I came up with my own TPL extension method class that I could use in place of the default TPL methods.

using System;
using System.Linq;
using System.Security.Principal;
using System.Threading.Tasks;

public static class TaskFactoryExtensions
{

    public static Task StartNewImpersonated(this TaskFactory taskFactory, Action action)
    {
        var identity = WindowsIdentity.GetCurrent();
        return taskFactory.StartNew(() =>
        {
            using (identity.Impersonate()) 
            {
                action();
            }
        });
    }

    public static Task<TResult> StartNewImpersonated<TResult>(this TaskFactory taskFactory, Func<TResult> function)
    {
        var identity = WindowsIdentity.GetCurrent();
        return taskFactory.StartNew<TResult>(() =>
        {
            using (identity.Impersonate())
            {
                return function();
            }
        });
    }

    public static Task ContinueWithImpersonated<TResult>(this Task<TResult> task, Action<Task<TResult>> continuationAction)
    {
        var identity = WindowsIdentity.GetCurrent();

        return task.ContinueWith((antecedent) =>
        {
            using (identity.Impersonate())
            {
                continuationAction(antecedent);
            }
        });
    }

    public static Task<TNewResult> ContinueWithImpersonated<TResult, TNewResult>(this Task<TResult> task, Func<Task<TResult>, TNewResult> continuationFunction)
    {
        var identity = WindowsIdentity.GetCurrent();

        return task.ContinueWith<TNewResult>((antecedent) =>
        {
            using (identity.Impersonate())
            {
                return continuationFunction(antecedent);
            }
        });
    }

    public static Task ContinueWhenAllImpersonated(this TaskFactory taskFactory, Task[] tasks, Action<Task[]> continuationAction)
    {
        var identity = WindowsIdentity.GetCurrent();

        return taskFactory.ContinueWhenAll(tasks, (antecedent) =>
        {
            using (identity.Impersonate())
            {
                continuationAction(antecedent);
            }
        });
    }

    public static Task<TResult> ContinueWhenAllImpersonated<TResult>(this TaskFactory taskFactory, Task[] tasks, Func<Task[], TResult> continuationFunction)
    {
        var identity = WindowsIdentity.GetCurrent();

        return taskFactory.ContinueWhenAll<TResult>(tasks, (antecedent) =>
        {
            using (identity.Impersonate())
            {
                return continuationFunction(antecedent);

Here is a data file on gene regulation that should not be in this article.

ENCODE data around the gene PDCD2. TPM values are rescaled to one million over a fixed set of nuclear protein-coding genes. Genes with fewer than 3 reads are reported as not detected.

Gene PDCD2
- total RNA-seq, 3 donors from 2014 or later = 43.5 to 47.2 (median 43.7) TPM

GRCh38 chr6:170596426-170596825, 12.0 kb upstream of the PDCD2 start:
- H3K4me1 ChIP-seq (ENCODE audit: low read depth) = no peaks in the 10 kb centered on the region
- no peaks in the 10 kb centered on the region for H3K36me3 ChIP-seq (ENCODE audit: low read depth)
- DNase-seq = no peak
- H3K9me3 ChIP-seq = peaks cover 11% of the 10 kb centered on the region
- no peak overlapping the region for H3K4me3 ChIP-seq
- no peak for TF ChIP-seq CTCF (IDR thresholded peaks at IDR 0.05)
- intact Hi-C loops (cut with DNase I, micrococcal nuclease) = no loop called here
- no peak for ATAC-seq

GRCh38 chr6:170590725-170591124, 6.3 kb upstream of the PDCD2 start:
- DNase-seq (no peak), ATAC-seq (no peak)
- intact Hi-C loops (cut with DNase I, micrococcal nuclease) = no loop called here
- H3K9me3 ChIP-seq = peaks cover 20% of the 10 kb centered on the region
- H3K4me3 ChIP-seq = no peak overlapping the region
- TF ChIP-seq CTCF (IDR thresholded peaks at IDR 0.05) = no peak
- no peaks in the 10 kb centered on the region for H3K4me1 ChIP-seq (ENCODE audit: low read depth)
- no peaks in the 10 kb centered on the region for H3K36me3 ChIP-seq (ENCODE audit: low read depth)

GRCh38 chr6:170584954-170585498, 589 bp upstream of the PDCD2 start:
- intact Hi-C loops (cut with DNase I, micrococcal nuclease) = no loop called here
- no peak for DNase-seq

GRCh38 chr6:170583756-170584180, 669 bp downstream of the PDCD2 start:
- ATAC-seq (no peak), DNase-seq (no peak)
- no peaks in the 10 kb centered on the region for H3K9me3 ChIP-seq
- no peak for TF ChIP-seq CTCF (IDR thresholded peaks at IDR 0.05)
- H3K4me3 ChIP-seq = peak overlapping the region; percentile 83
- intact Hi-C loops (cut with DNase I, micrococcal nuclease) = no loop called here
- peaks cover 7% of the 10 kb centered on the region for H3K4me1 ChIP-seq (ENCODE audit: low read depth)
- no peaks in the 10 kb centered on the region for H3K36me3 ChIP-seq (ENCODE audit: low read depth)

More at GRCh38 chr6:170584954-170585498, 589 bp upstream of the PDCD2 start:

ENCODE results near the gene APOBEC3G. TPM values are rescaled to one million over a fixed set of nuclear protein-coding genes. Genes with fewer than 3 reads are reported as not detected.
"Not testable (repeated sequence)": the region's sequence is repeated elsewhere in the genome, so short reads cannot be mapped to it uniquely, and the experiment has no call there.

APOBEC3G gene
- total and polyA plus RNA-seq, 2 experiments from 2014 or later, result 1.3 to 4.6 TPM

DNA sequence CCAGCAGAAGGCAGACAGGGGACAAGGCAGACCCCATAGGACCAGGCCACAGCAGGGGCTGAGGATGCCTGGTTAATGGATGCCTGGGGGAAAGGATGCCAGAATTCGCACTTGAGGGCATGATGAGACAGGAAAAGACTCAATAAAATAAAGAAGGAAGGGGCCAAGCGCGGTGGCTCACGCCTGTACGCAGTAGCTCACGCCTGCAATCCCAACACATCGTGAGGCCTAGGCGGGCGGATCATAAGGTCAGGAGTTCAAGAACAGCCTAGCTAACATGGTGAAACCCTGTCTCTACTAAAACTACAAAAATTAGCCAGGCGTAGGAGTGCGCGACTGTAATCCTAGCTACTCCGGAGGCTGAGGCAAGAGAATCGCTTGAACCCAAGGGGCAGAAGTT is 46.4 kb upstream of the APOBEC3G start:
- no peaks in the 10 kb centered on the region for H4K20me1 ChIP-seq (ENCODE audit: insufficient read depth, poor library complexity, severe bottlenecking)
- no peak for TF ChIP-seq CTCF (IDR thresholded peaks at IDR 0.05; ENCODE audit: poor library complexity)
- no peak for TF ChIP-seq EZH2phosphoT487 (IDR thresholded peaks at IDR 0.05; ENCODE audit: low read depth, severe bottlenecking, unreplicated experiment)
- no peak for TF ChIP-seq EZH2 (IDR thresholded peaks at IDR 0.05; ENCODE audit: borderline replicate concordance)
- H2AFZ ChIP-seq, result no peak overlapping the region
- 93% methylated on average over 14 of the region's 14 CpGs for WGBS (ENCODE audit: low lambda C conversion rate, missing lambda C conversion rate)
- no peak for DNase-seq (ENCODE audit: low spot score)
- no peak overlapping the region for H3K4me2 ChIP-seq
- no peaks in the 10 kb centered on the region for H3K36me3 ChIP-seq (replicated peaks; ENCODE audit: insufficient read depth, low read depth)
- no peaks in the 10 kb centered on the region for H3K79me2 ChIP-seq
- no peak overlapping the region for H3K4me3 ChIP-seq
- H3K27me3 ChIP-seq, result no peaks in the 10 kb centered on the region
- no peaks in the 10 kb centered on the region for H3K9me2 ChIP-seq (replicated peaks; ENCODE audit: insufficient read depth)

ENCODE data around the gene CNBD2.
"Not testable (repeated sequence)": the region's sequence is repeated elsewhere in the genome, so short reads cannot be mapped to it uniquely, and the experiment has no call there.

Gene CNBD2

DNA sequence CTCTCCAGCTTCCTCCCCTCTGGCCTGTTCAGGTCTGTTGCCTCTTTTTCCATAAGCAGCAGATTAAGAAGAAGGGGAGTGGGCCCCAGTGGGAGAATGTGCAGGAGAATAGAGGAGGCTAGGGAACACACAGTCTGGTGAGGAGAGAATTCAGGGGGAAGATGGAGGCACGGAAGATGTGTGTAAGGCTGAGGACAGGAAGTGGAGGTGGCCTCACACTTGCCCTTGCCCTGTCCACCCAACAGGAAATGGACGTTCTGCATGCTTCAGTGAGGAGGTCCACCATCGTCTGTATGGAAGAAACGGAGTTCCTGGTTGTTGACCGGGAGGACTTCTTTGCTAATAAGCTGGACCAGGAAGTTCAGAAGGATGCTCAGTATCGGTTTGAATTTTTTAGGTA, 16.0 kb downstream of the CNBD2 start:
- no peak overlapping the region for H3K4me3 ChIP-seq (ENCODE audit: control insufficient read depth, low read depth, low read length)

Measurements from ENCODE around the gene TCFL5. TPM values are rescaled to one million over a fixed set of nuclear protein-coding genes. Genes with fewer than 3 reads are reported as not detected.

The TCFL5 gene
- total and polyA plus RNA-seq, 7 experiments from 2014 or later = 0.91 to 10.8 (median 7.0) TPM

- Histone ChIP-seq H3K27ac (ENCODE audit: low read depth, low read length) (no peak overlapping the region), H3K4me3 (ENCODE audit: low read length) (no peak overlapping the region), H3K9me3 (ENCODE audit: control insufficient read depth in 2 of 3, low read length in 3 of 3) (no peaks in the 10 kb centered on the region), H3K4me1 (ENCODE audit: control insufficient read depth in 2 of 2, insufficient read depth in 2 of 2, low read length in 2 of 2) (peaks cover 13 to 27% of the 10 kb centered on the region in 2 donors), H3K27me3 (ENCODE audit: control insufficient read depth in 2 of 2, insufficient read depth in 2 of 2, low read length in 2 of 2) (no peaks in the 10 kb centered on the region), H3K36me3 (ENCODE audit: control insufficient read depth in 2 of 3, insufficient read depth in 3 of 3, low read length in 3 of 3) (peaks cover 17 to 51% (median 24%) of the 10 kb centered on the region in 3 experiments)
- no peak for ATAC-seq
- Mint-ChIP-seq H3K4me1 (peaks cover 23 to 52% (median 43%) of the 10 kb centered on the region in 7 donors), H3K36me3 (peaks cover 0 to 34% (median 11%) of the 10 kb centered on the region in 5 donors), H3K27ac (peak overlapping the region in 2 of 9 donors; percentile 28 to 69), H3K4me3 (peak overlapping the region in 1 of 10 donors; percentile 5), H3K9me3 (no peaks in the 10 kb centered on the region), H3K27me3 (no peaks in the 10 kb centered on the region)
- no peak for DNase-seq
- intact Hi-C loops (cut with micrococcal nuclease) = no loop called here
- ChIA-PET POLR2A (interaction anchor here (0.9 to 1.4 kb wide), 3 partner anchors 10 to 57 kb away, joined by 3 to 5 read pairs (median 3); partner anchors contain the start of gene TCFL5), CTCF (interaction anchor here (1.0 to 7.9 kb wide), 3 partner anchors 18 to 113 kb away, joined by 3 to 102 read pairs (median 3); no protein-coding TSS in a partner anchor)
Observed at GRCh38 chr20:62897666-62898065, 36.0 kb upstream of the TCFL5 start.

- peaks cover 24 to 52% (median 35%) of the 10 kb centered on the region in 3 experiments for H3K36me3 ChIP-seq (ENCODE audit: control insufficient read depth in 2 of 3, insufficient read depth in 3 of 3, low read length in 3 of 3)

}
        });
    }

    public static void ForAllImpersonated<TSource>(this ParallelQuery<TSource> source, Action<TSource> action)
    {

        var identity = WindowsIdentity.GetCurrent();

        source.ForAll(new Action<TSource>((tsource) =>
        {
            using (identity.Impersonate())
            {
                action(tsource);
            }
        }));
        
    }

}

This worked great aside from the fact that everytime I needed to use a varied overload in the TPL, I needed to code a new extension method in my class.

Enter .Net 4.5… Async, await.

Before converting my app to 4.5 and the “new way” of doing things, I ingested as many Kindle books as I could find on the topic. Here is my short list:

So here I was at a cross-roads. I now had enough knowledge to start using the async and await keywords in place of “continuations” using ContinueWith and various Wait techniques. At this point however, I theorized that if I was to substitute usage of ContinueWith (or in fact, my very own ContinueWithImpersonated as noted above) with await, that the impersonation context would be lost.

I converted a couple of methods to async/await and threw in a couple of debug breakpoints. To much chagrin, I was right, the impersonation context was lost AFTER my await keyword.

Back to the drawing board! My options were few, and I still didn’t want to turn on the aspnet.config options that I mentioned earlier.

I then diagrammed my architecture:

* Controller
* Actions -> call services via Tasks (impersonate here)
* Services -> call repositories via Tasks
* Repositories

It became very apparent that because I couldn’t persist my impersonation context through tasks and continuation, that I had to move where I was doing my impersonation.

My arch then looked like this:

* Controller
* Actions -> call services via Tasks
* Services -> call repositories via Tasks
* Repositories (impersonate here)

So, now I would have to rewrite how I was calling my database, so that impersonation was done there.

I am using a variation of Oh So Simple SQL, so I created some extension method overloads to handle this.

    public static class RepositoryExtensions
    {
        // public List<O> FetchAll<O>();
        public static List<O> FetchAll<O>(this QueryBuilder<StoredProcedure> baseQuery, IElevatedUser elevatedUser)
        {
            using (elevatedUser.Impersonate())
            {
                return baseQuery.FetchAll<O>();
            }
        }
        public static List<O> FetchAll<O>(this QueryBuilder<Query> baseQuery, IElevatedUser elevatedUser)